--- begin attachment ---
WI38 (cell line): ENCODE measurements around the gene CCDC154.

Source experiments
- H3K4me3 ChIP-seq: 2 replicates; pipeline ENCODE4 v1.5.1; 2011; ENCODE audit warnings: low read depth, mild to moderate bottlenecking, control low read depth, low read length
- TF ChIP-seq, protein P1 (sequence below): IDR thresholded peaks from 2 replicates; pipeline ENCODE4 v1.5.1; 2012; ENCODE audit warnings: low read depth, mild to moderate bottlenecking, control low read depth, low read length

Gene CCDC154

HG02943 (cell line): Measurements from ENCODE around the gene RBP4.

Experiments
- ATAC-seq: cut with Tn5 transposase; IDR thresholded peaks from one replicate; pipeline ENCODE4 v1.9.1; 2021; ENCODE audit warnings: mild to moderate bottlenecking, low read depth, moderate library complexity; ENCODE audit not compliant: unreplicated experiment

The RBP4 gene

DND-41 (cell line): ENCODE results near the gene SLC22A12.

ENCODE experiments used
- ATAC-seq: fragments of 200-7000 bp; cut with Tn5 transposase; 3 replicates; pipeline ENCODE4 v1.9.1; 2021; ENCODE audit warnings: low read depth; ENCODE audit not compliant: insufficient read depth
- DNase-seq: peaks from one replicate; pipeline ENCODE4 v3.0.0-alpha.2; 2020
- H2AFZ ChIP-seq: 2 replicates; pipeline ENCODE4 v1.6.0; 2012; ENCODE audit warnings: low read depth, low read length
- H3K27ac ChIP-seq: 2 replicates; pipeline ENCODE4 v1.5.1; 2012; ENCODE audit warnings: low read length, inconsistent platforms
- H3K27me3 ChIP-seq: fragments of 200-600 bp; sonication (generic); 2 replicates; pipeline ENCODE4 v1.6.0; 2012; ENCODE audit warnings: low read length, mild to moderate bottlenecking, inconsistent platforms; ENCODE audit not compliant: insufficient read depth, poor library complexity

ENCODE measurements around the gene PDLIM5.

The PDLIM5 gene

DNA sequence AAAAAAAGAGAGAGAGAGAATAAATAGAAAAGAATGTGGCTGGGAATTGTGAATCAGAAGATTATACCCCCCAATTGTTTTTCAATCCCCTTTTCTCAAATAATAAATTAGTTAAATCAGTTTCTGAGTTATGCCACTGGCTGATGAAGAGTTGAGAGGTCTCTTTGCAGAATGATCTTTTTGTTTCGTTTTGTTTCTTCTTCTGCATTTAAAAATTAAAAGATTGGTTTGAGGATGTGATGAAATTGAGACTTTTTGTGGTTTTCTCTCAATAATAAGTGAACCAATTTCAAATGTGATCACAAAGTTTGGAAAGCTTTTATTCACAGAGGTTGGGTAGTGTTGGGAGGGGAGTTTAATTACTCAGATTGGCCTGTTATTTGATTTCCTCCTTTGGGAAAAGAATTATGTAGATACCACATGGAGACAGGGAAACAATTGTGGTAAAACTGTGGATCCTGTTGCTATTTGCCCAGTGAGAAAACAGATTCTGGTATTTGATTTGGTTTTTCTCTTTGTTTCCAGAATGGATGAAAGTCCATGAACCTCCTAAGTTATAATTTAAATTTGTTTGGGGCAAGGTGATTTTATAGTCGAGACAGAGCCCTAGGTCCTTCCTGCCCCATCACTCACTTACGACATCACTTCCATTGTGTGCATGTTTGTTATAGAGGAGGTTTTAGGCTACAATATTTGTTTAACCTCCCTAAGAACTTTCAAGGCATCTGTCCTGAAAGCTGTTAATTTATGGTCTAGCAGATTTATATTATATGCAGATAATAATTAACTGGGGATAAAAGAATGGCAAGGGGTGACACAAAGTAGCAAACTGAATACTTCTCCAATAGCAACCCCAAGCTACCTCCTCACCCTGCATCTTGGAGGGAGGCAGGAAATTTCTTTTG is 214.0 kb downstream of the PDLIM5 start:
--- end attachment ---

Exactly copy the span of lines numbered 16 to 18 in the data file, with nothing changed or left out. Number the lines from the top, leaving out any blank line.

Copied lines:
- H3K27me3 ChIP-seq: fragments of 200-600 bp; sonication (generic); 2 replicates; pipeline ENCODE4 v1.6.0; 2012; ENCODE audit warnings: low read length, mild to moderate bottlenecking, inconsistent platforms; ENCODE audit not compliant: insufficient read depth, poor library complexity

ENCODE measurements around the gene PDLIM5.

The PDLIM5 gene